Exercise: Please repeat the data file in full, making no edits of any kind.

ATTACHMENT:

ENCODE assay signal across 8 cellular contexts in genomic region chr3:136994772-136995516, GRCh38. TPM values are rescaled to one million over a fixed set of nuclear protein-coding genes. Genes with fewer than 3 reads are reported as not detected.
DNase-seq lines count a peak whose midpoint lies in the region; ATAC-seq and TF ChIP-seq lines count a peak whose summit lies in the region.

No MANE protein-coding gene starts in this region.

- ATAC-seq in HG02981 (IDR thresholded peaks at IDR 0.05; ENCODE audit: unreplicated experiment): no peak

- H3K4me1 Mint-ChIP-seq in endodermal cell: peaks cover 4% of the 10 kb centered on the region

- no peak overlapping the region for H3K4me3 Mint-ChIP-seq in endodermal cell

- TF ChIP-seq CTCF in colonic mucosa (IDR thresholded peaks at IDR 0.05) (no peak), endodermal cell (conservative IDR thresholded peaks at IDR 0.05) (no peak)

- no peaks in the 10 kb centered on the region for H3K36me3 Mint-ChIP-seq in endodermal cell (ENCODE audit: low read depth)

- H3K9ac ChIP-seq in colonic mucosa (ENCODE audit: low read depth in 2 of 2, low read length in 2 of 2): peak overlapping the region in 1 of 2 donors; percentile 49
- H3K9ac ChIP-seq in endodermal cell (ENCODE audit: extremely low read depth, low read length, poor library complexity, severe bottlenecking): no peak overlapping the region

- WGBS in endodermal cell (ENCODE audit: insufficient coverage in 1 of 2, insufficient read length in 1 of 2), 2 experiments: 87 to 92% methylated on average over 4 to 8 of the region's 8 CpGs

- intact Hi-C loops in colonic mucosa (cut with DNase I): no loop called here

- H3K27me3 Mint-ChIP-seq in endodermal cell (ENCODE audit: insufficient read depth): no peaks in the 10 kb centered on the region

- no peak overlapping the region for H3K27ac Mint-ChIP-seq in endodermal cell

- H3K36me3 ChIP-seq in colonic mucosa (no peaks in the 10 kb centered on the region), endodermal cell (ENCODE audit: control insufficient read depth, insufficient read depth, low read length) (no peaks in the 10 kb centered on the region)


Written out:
ENCODE assay signal across 8 cellular contexts in genomic region chr3:136994772-136995516, GRCh38. TPM values are rescaled to one million over a fixed set of nuclear protein-coding genes. Genes with fewer than 3 reads are reported as not detected.
DNase-seq lines count a peak whose midpoint lies in the region; ATAC-seq and TF ChIP-seq lines count a peak whose summit lies in the region.

No MANE protein-coding gene starts in this region.

- ATAC-seq in HG02981 (IDR thresholded peaks at IDR 0.05; ENCODE audit: unreplicated experiment): no peak

- H3K4me1 Mint-ChIP-seq in endodermal cell: peaks cover 4% of the 10 kb centered on the region

- no peak overlapping the region for H3K4me3 Mint-ChIP-seq in endodermal cell

- TF ChIP-seq CTCF in colonic mucosa (IDR thresholded peaks at IDR 0.05) (no peak), endodermal cell (conservative IDR thresholded peaks at IDR 0.05) (no peak)

- no peaks in the 10 kb centered on the region for H3K36me3 Mint-ChIP-seq in endodermal cell (ENCODE audit: low read depth)

- H3K9ac ChIP-seq in colonic mucosa (ENCODE audit: low read depth in 2 of 2, low read length in 2 of 2): peak overlapping the region in 1 of 2 donors; percentile 49
- H3K9ac ChIP-seq in endodermal cell (ENCODE audit: extremely low read depth, low read length, poor library complexity, severe bottlenecking): no peak overlapping the region

- WGBS in endodermal cell (ENCODE audit: insufficient coverage in 1 of 2, insufficient read length in 1 of 2), 2 experiments: 87 to 92% methylated on average over 4 to 8 of the region's 8 CpGs

- intact Hi-C loops in colonic mucosa (cut with DNase I): no loop called here

- H3K27me3 Mint-ChIP-seq in endodermal cell (ENCODE audit: insufficient read depth): no peaks in the 10 kb centered on the region

- no peak overlapping the region for H3K27ac Mint-ChIP-seq in endodermal cell

- H3K36me3 ChIP-seq in colonic mucosa (no peaks in the 10 kb centered on the region), endodermal cell (ENCODE audit: control insufficient read depth, insufficient read depth, low read length) (no peaks in the 10 kb centered on the region)